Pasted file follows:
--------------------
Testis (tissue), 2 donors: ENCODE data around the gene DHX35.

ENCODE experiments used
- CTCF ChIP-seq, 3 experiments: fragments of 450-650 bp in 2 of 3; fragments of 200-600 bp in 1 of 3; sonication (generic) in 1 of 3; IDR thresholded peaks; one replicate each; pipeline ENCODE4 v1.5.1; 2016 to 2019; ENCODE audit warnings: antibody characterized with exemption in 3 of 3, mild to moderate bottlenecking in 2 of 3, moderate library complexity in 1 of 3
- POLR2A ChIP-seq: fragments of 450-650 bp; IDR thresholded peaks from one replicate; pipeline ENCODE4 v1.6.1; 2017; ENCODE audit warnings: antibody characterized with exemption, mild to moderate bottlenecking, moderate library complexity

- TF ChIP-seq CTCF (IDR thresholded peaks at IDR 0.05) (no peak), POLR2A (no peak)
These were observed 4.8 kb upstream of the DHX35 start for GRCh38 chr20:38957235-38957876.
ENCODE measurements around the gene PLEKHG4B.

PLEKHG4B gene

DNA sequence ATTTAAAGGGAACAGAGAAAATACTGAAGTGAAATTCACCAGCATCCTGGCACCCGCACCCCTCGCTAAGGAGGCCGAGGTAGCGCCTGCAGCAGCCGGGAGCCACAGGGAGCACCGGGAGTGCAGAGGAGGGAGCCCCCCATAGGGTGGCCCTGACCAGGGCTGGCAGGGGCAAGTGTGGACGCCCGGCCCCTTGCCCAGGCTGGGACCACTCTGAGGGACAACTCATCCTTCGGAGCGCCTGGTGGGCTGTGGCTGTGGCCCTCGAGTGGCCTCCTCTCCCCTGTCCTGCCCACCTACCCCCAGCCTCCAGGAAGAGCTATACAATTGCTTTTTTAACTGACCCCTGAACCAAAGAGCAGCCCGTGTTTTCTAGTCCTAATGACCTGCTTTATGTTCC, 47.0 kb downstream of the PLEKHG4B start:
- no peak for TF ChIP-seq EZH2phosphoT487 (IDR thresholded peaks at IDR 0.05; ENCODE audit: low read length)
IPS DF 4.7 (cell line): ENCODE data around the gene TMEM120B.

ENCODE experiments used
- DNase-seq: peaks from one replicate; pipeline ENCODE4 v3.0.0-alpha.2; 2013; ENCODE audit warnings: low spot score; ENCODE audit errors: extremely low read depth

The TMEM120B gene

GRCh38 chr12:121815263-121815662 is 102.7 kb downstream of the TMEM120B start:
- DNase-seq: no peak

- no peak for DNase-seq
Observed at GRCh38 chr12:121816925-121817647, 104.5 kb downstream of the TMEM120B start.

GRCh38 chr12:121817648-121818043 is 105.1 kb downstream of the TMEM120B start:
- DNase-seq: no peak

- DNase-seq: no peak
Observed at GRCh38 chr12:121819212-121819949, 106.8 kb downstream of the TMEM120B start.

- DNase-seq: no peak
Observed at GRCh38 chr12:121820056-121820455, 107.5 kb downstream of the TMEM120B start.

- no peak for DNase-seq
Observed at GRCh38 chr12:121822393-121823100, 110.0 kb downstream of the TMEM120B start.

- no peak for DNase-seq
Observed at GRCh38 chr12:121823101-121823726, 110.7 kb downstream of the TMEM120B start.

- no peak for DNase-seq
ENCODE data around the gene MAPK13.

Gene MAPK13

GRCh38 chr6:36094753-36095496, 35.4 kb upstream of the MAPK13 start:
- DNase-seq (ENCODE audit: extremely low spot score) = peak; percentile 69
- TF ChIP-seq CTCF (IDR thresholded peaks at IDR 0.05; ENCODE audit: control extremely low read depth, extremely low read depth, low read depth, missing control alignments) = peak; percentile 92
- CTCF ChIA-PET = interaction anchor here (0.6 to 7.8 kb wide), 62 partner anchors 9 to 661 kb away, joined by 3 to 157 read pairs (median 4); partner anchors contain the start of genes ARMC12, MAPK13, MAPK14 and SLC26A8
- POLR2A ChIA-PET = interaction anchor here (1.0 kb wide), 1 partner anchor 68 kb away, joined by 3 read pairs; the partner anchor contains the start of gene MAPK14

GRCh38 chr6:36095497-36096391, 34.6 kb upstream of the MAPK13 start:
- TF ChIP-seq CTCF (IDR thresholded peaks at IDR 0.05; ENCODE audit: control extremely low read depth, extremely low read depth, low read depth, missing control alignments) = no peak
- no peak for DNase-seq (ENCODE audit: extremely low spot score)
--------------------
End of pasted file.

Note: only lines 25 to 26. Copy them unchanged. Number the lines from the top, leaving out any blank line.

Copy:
- no peak for DNase-seq
Observed at GRCh38 chr12:121822393-121823100, 110.0 kb downstream of the TMEM120B start.